What strikes me as different about the iPhone 5 announcement is that, for the first time in years, it doesn’t bring any new, big exclusive software feature.
The iPhone 4 introduced FaceTime. The iPad 2 had Photo Booth. The iPhone 4S got Siri. In Apple’s recent history, major updates to iOS devices were (almost) always complemented by some exclusive software functionality. Particularly with the iPhone, the company’s biggest source of revenue, Apple has always made sure since the 3GS (which got voice control, among other things) new iPhone models would have both new hardware and software to appeal to customers.
Not so with the iPhone 5.
If we exclude the five rows of icons on the Home screen, the possibility to take still photos while recording video, and face detection for 1080p HD video recording (both briefly mentioned here), the iPhone 5 doesn’t offer anything exclusive, software-wise, over the iPhone 4S.
I haven’t tried the iPhone 5 yet, so I can’t judge the capabilities of the device. But I can attempt to understand the reasoning behind this choice.
For now, Apple has got its software ecosystem pretty much figured out. There’s the Post-PC strategy, the App Store, feature parity between iOS and OS X, and a new iTunes coming out next month. Albeit slowly, Siri is evolving, and it is coming to more devices. iOS 6 will be released next week, and it’ll introduce previously-announced new features like Maps, Passbook, and Facebook integration. From a software standpoint, Apple is now performing the excellent art of iterating — or, this is how Apple rolls. Sometimes it’s more visible; other times things look the same. But they’re always changing.
And I believe this time things are changing with a different focus. The iPhone 4S leveraged Apple’s interplay of hardware and software — mentioned on several occasions during today’s keynote — to introduce one last big new iOS feature with a bang — Siri. If you look at iOS’ releases one by one, like we tech writers do every few months, it seems like they haven’t changed much. But it is only when you look back that you realize the differences were indeed palpable. And the iPhone 4S did have one big difference, software-wise.
With the iPhone 5, Apple is shifting from a “look at what’s new” mindset to a “look at how much better it is” approach. If you only looked at the screens of an iPhone 4S and iPhone 5 and used them without holding them in your hands, you wouldn’t notice much differences in the software. Sure, you’d see the bigger screen, but you wouldn’t be curious to immediately go check out that new app. But the thing is, we don’t use iPhones like that. We hold them in our hands, we touch them, we make calls with them and we stream content wirelessly from the Internet with them.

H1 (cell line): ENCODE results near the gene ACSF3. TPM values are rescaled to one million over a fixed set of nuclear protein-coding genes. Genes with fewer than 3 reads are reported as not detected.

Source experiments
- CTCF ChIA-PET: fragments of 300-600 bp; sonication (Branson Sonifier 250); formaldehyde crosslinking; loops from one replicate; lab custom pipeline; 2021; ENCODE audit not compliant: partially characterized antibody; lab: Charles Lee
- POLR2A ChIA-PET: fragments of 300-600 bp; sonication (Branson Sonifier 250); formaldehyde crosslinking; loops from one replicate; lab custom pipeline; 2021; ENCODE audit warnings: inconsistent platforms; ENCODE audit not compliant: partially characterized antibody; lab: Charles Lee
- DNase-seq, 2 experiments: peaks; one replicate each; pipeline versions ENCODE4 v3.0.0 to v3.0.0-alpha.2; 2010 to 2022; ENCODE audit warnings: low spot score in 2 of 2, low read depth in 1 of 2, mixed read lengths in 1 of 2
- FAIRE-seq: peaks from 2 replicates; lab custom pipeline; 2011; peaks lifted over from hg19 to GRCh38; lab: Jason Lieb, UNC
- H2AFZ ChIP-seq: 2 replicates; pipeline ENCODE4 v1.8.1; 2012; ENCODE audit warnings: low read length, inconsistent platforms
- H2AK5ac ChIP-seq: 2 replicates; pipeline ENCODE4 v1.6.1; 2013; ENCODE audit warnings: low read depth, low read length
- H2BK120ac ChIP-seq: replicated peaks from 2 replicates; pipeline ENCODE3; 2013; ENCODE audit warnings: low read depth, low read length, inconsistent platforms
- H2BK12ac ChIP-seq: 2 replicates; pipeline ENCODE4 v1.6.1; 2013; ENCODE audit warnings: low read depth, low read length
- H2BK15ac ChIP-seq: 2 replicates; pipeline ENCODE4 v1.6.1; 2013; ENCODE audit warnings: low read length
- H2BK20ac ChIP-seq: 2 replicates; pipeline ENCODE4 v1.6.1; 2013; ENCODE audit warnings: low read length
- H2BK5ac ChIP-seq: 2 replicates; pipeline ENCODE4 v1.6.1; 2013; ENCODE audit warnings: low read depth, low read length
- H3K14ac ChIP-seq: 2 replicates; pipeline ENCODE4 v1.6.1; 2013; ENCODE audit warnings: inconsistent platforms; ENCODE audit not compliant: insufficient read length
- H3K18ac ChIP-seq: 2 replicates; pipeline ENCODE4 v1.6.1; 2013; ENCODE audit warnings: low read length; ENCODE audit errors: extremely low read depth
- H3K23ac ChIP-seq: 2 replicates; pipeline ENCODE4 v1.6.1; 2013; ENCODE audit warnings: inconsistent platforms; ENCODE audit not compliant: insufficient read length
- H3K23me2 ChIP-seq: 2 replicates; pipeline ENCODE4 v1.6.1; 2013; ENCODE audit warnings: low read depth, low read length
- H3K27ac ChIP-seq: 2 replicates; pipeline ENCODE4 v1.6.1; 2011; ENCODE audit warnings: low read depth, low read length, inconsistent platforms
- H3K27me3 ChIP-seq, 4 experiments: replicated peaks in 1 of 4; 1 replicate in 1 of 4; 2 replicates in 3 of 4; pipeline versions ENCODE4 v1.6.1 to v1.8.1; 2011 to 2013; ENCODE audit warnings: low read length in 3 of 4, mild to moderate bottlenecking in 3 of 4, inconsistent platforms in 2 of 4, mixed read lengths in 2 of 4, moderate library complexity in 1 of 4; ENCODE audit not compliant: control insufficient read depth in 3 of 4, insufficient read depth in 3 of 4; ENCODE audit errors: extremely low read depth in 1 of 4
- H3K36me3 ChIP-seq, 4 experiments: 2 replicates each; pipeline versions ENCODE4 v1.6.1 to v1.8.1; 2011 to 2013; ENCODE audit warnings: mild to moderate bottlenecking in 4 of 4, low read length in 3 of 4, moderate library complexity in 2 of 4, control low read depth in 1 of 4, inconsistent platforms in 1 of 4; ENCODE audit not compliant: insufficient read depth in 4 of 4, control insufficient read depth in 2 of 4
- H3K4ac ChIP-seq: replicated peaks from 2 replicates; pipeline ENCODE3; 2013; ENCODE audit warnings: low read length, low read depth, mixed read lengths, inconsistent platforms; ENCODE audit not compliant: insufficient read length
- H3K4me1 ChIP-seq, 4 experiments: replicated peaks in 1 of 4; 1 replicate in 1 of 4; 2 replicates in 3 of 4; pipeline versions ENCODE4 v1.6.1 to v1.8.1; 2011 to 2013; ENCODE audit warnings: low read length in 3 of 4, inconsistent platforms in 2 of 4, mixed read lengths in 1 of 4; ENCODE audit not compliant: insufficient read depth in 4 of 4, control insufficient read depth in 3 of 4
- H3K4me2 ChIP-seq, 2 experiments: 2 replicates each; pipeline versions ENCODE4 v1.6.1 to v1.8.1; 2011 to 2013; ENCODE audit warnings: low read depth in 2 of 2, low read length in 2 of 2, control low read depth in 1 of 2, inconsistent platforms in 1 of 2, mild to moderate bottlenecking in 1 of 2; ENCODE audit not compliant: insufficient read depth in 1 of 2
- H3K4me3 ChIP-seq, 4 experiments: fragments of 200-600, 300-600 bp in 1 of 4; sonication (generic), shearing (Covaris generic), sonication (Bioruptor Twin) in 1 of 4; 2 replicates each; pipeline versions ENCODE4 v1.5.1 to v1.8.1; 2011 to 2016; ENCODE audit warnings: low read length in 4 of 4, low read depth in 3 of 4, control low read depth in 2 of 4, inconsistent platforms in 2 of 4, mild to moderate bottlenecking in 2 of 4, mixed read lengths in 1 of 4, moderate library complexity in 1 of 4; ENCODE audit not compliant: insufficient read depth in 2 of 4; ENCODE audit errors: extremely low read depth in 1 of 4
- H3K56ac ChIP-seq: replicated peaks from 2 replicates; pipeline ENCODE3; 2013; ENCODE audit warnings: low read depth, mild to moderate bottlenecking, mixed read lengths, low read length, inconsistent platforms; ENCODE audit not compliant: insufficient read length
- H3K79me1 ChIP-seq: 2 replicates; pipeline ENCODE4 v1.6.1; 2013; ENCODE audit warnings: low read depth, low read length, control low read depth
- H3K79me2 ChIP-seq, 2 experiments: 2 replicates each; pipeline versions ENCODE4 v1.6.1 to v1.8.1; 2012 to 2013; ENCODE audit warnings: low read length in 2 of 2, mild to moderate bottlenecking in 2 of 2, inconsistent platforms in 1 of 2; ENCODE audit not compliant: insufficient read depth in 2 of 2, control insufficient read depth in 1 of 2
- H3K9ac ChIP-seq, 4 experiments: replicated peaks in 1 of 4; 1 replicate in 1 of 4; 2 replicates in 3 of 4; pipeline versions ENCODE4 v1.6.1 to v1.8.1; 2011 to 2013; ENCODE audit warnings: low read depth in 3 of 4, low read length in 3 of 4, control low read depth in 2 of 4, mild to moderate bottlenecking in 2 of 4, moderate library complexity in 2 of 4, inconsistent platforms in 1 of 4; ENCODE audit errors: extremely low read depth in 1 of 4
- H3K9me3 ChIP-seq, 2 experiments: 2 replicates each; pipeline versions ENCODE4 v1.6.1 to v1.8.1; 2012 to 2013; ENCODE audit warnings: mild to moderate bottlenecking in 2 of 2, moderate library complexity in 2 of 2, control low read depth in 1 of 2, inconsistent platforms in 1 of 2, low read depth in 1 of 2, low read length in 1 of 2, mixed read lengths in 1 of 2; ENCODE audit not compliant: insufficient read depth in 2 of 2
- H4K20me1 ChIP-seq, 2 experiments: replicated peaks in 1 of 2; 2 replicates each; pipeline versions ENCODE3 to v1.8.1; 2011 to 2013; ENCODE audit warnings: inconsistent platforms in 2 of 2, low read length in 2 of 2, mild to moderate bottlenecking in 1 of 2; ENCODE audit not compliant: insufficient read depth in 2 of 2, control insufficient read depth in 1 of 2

It’s not about the hardware alone. Because on that front, yes, things are new. It’s about how the hardware allows for a better experience without having to do anything new. It’s about refining what is already good. It’s about starting from scratch.
Ultimately, the iPhone 5 is about making the overall experience better through advancements in mobile technology. The iPhone 5 may not have new apps or iOS features for now, but it does offer an unparalleled experience. It does LTE with up to 8 hours of browsing. Reports are already coming in that, thanks to the A6 processor, everything feels snappier and more responsive. And if it really is comfortable to hold, the new 4-inch screen will show more content, which I see as a welcome improvement.
On a simple iOS feature-by-feature checklist, iPhone 5 loses. But on a scale of “Does this work better than before?”, I think it will be indisputably better than its predecessors. The interplay of hardware and software wasn’t functional to adding new features this time: the integration Apple prides itself upon should serve as a catalyst to make everything work better, without having to reinvent what we already know.
I think Apple’s Design webpage for the new iPhone sums it up best: ”if convention was standing in the way, we left it behind”.
iPhone 5 is about paradoxes. It’s bigger, but it’s slimmer. It’s got LTE, but longer battery life. It’s thinner, but it’s got a better camera, an redesigned speaker system, and new microphones. It’s new — but really, is it?
After the iPhone 5, new iOS devices won’t be judged by how many new apps they bring, but by how much they make the experience better.
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